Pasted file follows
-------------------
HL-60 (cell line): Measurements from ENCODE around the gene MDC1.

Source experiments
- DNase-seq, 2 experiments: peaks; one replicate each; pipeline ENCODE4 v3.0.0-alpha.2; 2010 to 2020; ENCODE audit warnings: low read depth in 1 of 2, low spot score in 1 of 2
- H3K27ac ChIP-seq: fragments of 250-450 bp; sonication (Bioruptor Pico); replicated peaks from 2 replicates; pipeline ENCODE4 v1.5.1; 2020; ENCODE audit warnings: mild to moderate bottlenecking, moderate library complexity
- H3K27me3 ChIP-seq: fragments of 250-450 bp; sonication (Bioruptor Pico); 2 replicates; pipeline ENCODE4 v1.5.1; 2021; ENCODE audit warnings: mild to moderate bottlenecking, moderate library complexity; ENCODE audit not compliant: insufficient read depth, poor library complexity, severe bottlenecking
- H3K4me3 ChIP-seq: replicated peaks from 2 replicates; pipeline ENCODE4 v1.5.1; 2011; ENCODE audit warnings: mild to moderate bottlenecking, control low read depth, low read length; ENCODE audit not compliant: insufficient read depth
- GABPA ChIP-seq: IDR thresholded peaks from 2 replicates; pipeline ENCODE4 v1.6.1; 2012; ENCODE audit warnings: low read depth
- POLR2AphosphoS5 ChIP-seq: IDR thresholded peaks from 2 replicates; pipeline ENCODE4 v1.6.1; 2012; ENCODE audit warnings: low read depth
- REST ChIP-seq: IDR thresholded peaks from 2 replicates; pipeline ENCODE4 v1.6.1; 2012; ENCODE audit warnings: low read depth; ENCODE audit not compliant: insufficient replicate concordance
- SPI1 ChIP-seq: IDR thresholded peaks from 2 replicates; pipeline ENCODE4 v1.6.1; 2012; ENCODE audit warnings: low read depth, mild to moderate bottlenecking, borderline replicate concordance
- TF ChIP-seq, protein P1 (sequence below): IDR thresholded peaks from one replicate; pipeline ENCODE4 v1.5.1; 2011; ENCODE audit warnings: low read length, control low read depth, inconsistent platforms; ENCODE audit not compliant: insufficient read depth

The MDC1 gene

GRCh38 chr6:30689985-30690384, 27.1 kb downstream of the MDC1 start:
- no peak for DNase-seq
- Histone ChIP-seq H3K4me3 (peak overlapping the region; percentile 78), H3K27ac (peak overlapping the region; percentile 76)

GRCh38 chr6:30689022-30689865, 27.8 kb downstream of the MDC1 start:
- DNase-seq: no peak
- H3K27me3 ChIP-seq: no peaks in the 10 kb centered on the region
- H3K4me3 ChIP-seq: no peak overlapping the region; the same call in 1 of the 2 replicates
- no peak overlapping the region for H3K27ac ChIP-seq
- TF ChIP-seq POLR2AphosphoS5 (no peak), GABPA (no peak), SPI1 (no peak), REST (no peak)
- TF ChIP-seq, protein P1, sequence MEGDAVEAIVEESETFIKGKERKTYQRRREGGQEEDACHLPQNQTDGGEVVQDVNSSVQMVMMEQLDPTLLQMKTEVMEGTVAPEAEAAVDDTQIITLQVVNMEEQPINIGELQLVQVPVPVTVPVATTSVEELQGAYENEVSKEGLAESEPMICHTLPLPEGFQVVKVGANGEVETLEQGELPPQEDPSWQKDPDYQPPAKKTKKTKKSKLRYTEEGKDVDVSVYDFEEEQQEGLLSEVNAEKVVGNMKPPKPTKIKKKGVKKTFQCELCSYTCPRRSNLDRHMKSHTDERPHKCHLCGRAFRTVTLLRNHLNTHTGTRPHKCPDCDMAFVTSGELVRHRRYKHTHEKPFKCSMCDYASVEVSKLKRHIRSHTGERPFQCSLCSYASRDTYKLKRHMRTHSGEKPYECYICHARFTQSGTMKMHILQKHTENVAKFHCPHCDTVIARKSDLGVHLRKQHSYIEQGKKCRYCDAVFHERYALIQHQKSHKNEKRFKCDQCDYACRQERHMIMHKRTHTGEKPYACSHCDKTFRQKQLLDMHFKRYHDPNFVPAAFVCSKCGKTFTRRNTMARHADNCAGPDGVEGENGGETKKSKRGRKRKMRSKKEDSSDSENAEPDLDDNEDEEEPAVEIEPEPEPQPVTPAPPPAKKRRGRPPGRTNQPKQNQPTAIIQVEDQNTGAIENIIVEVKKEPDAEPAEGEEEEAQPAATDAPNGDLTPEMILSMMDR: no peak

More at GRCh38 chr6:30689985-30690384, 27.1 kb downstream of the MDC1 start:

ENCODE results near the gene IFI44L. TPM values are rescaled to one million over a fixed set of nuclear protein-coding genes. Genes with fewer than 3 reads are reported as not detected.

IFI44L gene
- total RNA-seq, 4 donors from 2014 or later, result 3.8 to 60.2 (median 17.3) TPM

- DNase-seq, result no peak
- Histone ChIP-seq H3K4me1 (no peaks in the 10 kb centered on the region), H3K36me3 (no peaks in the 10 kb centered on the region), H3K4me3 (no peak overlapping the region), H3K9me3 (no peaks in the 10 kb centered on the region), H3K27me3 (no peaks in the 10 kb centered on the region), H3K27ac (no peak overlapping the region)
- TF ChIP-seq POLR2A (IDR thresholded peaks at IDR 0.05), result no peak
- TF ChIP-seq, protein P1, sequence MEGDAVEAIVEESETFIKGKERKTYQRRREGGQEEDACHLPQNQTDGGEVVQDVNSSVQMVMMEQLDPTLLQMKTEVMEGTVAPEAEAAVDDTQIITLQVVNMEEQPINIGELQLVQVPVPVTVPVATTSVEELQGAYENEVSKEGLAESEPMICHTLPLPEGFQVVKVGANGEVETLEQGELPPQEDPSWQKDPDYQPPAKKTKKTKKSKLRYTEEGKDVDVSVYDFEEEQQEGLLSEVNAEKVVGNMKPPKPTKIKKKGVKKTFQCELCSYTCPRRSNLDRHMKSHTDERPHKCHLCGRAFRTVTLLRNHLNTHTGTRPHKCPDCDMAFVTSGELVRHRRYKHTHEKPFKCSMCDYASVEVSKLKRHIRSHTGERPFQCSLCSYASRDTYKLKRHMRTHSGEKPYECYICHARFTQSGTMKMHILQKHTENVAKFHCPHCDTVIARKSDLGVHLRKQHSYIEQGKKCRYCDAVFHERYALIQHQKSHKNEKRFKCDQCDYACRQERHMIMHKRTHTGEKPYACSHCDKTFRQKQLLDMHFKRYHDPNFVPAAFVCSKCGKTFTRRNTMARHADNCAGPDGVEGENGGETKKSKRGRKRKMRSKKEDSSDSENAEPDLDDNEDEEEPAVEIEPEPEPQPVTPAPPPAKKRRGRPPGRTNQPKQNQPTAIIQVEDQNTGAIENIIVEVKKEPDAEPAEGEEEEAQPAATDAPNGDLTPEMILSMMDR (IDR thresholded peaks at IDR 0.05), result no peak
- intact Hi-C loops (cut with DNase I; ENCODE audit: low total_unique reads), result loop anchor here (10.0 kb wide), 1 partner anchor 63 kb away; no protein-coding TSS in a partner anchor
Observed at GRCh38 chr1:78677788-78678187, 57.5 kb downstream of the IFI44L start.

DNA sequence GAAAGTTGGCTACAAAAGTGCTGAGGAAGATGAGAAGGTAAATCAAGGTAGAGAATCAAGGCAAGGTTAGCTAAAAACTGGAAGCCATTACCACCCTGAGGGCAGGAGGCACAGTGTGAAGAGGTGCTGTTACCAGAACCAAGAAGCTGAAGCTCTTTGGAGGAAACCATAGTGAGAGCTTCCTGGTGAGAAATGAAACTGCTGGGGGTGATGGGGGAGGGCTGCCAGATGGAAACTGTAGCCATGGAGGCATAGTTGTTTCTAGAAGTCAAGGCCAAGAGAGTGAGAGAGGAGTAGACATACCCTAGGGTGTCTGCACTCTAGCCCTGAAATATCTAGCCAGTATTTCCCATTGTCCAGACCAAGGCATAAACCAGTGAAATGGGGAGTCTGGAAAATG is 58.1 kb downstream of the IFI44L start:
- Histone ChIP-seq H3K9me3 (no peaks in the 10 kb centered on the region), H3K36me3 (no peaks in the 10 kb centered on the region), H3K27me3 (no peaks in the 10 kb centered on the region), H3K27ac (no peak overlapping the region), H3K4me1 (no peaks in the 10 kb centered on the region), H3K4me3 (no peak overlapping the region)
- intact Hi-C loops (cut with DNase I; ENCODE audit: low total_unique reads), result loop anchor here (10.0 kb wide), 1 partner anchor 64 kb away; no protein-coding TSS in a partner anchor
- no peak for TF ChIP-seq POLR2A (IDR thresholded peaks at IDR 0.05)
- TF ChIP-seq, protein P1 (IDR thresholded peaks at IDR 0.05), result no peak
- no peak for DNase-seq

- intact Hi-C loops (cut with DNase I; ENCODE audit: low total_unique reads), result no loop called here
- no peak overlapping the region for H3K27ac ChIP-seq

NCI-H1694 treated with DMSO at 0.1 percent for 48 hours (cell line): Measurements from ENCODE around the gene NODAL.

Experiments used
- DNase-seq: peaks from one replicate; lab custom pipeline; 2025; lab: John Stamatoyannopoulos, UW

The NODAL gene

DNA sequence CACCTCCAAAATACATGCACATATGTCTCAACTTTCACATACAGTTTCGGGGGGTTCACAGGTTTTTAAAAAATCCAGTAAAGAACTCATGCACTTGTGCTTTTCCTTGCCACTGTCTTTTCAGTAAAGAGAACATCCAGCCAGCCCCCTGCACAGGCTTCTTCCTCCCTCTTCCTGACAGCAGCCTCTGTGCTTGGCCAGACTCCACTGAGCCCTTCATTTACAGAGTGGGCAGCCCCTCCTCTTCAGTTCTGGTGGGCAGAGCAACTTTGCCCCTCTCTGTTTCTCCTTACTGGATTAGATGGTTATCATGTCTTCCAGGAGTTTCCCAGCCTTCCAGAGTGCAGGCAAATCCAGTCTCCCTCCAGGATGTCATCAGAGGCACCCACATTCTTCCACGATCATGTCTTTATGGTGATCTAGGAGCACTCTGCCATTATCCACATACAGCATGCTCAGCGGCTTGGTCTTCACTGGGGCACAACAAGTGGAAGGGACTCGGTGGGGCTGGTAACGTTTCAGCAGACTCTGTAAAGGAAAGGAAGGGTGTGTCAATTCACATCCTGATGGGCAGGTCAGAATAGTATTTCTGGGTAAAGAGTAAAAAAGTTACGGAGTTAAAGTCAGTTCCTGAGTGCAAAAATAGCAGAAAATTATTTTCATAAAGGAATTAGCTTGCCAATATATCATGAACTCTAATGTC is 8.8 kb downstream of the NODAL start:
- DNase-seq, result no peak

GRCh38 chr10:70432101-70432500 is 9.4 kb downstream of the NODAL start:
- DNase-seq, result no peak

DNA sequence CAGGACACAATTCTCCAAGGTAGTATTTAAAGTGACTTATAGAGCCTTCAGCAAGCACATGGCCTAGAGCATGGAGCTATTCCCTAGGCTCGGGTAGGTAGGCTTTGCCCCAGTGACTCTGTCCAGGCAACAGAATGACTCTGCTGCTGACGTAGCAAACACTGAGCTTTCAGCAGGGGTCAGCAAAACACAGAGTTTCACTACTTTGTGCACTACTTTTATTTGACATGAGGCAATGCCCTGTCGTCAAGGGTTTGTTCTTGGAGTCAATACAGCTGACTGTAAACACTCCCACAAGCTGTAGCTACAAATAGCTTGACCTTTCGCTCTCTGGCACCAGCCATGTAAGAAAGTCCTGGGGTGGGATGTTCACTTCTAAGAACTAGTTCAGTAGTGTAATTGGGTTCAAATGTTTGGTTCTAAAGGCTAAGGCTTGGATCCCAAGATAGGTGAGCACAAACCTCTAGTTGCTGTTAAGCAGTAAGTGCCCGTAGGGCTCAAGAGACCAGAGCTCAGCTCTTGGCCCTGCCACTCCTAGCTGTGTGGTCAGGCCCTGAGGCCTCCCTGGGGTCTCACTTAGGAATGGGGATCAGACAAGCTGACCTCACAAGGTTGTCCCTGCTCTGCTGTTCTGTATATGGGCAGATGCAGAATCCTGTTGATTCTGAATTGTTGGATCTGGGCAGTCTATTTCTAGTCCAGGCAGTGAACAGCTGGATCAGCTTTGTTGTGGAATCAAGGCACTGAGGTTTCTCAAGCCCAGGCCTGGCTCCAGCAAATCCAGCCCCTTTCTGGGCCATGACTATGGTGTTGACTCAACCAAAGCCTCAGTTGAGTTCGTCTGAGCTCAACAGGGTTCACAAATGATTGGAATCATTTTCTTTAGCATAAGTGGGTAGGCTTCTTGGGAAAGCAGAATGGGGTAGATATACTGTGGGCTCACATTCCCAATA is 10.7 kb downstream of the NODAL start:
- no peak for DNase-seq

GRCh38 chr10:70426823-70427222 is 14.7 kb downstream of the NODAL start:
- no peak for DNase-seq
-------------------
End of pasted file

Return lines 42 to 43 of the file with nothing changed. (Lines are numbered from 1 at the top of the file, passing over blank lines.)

Experiments used
- DNase-seq: peaks from one replicate; lab custom pipeline; 2025; lab: John Stamatoyannopoulos, UW